Mississippi gets money for advanced high school exams

Wednesday, August 13, 2014

The U.S. Department of Education will give Mississippi nearly $55,000 to help pay the costs of low-income high school students taking Advanced Placement and other exams that could help them earn college credit after accelerated high school classes.

The money comes at a time when the number of Mississippi students taking advanced placement tests has fallen for two years in a row. College Board figures show that 6,069 students, from public, private and home schools, took AP exams in 2013. That's down more than 4 percent from a peak of 6,350 in 2011.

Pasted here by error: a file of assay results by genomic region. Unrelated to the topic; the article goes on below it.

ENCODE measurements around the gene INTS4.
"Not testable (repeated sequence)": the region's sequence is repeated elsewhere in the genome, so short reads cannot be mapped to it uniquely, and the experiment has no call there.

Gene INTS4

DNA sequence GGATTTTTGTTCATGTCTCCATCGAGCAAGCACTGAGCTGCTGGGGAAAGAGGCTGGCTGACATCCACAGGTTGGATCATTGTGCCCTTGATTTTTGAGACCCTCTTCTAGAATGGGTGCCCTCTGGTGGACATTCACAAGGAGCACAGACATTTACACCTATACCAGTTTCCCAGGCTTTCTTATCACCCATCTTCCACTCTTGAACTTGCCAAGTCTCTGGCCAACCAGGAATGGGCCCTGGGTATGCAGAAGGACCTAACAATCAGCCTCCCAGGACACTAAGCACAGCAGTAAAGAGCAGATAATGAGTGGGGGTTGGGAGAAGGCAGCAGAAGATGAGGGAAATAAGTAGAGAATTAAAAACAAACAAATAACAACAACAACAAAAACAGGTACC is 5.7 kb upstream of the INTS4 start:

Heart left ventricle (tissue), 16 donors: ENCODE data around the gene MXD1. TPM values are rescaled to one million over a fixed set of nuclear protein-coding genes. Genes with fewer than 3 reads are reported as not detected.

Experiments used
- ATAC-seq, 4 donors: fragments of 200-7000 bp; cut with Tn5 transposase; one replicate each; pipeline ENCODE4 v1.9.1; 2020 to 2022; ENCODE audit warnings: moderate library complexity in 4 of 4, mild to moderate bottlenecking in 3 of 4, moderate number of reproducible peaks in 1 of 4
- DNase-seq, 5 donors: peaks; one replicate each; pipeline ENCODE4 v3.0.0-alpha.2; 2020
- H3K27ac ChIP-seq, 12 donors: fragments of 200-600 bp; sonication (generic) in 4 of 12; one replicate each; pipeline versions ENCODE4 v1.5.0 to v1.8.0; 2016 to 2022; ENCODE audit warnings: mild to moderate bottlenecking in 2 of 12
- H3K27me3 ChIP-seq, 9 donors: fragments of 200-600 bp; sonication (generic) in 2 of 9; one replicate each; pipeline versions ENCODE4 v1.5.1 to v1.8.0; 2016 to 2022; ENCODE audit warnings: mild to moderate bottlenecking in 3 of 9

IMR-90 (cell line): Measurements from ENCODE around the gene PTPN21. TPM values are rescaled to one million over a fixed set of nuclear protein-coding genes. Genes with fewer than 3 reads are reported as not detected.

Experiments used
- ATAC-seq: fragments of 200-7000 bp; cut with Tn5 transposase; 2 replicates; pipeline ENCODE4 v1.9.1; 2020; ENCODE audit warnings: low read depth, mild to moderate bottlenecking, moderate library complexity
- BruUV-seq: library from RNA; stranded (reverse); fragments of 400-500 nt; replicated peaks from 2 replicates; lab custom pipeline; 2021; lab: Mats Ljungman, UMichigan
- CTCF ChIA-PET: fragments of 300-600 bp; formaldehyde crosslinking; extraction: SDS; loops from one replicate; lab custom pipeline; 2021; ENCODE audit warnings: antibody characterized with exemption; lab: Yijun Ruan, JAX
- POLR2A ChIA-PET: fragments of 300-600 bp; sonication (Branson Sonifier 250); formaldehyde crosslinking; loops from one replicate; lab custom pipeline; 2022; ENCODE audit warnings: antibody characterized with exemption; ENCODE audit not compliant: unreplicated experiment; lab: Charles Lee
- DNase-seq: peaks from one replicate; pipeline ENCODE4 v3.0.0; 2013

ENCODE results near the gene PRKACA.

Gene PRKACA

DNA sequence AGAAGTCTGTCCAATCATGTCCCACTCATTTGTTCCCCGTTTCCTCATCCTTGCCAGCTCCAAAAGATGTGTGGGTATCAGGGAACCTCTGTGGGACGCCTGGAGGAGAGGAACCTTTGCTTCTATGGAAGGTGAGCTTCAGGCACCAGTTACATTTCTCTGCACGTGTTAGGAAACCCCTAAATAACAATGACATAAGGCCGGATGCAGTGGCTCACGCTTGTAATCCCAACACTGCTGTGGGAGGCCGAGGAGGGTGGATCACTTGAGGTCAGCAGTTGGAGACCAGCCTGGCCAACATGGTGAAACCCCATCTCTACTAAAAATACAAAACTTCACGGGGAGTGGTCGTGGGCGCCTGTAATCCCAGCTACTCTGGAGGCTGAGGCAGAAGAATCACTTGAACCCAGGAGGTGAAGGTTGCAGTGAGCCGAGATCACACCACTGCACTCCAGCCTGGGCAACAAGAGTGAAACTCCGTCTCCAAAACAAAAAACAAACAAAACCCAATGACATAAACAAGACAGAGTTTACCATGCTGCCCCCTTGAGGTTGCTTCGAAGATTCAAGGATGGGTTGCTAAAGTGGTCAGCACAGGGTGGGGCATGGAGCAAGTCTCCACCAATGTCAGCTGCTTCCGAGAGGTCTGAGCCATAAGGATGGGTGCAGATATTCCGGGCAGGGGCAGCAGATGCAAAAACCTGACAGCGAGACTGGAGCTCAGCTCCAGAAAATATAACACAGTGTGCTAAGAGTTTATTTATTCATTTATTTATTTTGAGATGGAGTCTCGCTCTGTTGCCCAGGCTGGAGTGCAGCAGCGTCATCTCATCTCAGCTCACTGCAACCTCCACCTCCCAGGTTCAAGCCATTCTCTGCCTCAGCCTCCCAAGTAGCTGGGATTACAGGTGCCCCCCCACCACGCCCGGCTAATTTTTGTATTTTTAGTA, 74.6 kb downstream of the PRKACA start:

The federal award announced Tuesday was part of $28 million that the agency announced for a total of 40 states, the District of Columbia and the U.S. Virgin Islands. U.S. Secretary of Education Arne Duncan said in a statement that the money will help high schools offer tougher courses and help students learn the skills they need to prepare for college.

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